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A Monetary History of Poverty and Insecurity in the Southern Red Sea World

Dr. Steven Serels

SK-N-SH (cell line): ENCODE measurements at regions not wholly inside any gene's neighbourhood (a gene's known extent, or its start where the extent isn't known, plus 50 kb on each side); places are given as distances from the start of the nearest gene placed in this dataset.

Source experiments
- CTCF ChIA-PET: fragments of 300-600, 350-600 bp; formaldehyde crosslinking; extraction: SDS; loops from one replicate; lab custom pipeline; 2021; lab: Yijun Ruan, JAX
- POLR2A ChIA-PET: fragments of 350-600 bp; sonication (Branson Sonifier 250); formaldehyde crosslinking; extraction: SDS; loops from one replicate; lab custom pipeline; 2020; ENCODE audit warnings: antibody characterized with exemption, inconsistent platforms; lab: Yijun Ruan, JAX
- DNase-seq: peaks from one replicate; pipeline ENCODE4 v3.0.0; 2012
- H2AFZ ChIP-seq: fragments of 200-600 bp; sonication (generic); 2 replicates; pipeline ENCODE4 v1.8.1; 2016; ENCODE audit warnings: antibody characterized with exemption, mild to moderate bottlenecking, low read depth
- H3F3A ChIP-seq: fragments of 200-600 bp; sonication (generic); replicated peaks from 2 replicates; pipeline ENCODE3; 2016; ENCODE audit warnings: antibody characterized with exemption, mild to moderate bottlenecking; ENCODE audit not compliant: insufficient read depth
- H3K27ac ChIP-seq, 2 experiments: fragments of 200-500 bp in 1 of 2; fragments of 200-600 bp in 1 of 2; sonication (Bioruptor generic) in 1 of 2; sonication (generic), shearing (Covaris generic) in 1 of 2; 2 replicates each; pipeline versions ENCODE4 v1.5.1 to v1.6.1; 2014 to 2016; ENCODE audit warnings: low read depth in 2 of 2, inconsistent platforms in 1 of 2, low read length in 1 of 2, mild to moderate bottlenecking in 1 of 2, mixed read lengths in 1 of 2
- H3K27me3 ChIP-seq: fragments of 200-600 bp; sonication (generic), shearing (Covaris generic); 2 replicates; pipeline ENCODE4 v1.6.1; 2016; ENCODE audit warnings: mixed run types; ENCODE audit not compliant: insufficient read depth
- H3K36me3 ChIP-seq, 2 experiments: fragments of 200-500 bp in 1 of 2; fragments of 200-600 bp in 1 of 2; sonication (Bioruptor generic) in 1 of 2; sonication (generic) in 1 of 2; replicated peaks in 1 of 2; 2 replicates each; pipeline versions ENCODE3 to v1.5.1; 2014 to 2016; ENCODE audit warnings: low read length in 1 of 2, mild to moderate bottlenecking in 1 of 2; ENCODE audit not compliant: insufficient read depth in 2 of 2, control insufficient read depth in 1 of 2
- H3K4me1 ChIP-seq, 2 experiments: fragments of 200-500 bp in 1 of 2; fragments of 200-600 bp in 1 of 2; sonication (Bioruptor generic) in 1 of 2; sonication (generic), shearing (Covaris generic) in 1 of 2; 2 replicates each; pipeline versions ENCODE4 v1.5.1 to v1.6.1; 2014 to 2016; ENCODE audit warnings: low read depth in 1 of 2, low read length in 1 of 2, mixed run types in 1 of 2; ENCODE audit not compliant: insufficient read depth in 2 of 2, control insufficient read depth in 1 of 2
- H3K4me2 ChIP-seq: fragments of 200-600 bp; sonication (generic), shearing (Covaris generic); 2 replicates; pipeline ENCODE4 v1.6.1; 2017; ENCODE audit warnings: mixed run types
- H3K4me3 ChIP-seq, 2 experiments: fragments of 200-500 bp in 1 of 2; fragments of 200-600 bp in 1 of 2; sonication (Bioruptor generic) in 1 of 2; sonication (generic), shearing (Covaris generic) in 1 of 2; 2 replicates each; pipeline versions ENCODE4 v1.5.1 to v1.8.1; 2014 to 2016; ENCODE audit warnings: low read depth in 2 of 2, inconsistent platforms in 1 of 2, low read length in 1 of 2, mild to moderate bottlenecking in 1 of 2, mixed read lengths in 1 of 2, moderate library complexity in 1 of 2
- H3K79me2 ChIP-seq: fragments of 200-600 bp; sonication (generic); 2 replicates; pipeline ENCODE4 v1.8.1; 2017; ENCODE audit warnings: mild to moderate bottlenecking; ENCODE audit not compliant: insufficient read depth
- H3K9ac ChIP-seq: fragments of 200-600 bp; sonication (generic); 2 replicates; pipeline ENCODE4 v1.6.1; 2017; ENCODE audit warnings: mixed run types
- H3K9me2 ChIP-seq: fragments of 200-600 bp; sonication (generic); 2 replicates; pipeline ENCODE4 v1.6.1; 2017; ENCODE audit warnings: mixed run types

This project examines the role that instability in currency markets has played in propelling the current crisis in the Southern Red Sea Region (SRSR). This unstable region, comprised of modern day Sudan, Eritrea, Ethiopia, Djibouti, Somalia, Saudi Arabia and Yemen, is one of the poorest in the world. Poverty in the SRSR has been identified as a leading contributing factor to international instability. Many development experts and scholars believe that widespread use of modern currencies is the first step to bringing prosperity and stability to impoverished parts of the Global South such as the SRSR. However, there has not previously been an empirical study of this claim for the SRSR. Further, this conventional understanding is contradicted by my preliminary research findings. In the SRSR, the substitution of modern currencies, i.e. government issued banknotes whose value is determined by currency exchange markets, for traditional currencies occurred between 1884 and 1940. Since these new currencies were often pegged to European currencies, this substitution tied the currency market of the SRSR to that of Europe. At the time of this substitution, political instability was causing high rates of inflation in Europe. As a result, inflation spread to the SRSR. Simultaneously, declining conditions in the SRSR compelled local communities to adopt new economic strategies designed to earn currencies. Scholars previously have focused on just two of these strategies, i.e. cash crop cultivation and wage labor, and have ignored another key one, i.e. enlistment in the armed services. In the 1930s and 1940s, many men enlisted in order to earn the income necessary to support themselves and their families. After the Second World War, decommissioned men throughout the region increasingly used violence, either through banditry or armed confrontations with the state, to seize the resources that they could not otherwise purchase.